Smith believes that publicity is another major factor in the tour's success. "You can't just create a good idea and expect people to show up," she says. "You have to create a whole buzz around it." She, Zakin, Clarke, and other volunteers talked up the tour in the playground, at back-to-school nights, and at PTA meetings. They advertised in local newspapers, hung posters, sent letters to parents, and promoted the event on their website. After all, she notes, the tour isn't just an important fundraiser: "It raises awareness of our school in the larger community." The event is a huge coordination of manpower, Zakin explains. More than 150 volunteers were involved last year. In addition to all the planning and organizing, dozens of docents (including parents, teachers, and even the school's principal) are trained to answer questions and give information about the homes during shifts on the day of the tour. "You're only as good as your volunteers, and we have really dedicated parents, teachers, and administrators," he says.
Even with all the hours involved in chairing the event together—in addition to their day jobs and raising three children—Smith and Zakin, along with Clarke, have volunteered again. They're already thinking of ideas for this year's tour, scheduled for Oct. 14.
The one thing they decided against was putting their own house—a renovated 1885 three-story Victorian, four blocks from the Library of Congress—on the tour. "That," says Smith, "would have just been too crazy. We have a long list of things we want to do [to the house] first. But we'll eventually be on the tour. What a great cause to open up your doors for."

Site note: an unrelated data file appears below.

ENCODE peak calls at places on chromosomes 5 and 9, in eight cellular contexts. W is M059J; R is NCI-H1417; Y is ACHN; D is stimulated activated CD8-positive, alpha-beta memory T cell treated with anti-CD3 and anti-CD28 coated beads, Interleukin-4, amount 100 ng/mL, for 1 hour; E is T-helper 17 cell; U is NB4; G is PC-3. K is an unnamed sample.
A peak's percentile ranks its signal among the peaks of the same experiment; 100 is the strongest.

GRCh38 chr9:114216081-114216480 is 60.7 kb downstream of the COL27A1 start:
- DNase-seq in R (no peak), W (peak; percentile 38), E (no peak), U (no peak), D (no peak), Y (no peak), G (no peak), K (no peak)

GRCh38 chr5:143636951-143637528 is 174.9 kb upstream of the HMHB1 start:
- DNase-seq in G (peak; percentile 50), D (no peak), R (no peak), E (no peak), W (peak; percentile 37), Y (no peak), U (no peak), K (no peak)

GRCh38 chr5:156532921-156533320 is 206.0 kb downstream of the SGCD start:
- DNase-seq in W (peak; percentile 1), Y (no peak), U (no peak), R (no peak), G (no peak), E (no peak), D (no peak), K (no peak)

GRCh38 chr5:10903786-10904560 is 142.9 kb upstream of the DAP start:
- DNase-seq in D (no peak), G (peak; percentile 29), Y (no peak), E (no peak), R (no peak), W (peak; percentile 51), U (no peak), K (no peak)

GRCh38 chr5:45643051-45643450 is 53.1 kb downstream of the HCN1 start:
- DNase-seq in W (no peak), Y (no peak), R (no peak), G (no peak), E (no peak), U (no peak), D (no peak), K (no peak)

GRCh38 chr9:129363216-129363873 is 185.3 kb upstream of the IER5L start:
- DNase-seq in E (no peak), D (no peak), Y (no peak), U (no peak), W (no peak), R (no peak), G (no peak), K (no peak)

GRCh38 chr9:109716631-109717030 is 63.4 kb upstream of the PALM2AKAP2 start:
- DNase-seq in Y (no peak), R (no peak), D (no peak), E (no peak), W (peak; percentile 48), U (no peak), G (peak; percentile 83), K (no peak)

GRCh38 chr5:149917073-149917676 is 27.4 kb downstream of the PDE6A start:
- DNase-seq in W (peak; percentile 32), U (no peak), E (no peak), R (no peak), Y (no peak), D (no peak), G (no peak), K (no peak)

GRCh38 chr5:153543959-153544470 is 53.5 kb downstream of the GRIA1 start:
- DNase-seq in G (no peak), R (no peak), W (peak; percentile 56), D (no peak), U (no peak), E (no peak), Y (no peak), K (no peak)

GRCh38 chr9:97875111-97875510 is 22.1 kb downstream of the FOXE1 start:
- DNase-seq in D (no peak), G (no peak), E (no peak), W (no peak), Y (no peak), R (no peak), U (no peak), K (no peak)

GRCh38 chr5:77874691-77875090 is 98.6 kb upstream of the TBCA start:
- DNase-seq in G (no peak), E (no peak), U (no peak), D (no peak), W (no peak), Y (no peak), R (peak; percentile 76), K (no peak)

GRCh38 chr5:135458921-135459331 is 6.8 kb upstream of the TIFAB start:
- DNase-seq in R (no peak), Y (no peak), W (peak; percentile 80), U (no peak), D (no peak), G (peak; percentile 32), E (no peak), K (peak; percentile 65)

And their neighbors no doubt will be lining up to get a peek inside.
How the Capitol Hill Cluster School PTA Builds a Profit
- Get school administrators and teachers involved in your fundraiser. They'll help spread the word, and their involvement connects the school with the community.
- Encourage the chairs of such a major fundraiser to volunteer for two consecutive years and to help train the incoming group for a smooth transition.
- Put information on the planning details, finances, timeline, and contacts in writing. This can be passed along each year, and the wheel won't have to be continuously reinvented.
- Recruit local businesses to get involved and become sponsors; they get good publicity, and you get expenses covered.
- Have a theme—try a garden tour or one for kitchens and baths. Ask local architects, decorators, or landscapers to be available in the homes to talk about their work.
- In the suburbs, where homes are not always within walking distance, showcase homes within a short driving distance of each other and provide a map showing the route.
- Once a homeowner agrees to participate, treat her like royalty; without her, there is no tour, Smith says. Give her a welcome basket and an end-of-tour appreciation gift.
- Create buzz. Spread the word to local newspapers, advertise, hang posters, and get parents involved by selling tickets and telling friends, relatives, and coworkers. Offer families a prize for selling the most tickets.
- Set up some stops along the route to give visitors time to rest and talk, such as a lemonade stand manned by students or wine and cheese at a local store or restaurant.
- Tap your parent body for their pro bono professional expertise in public relations, graphics, and web design. Also recruit volunteers willing to head up specific tasks and let them recruit their own team of volunteers.
- Cross your fingers for good weather. Smith says high sales last year were due in large part to the beautiful weather on the day of the tour. "We were very lucky," she says.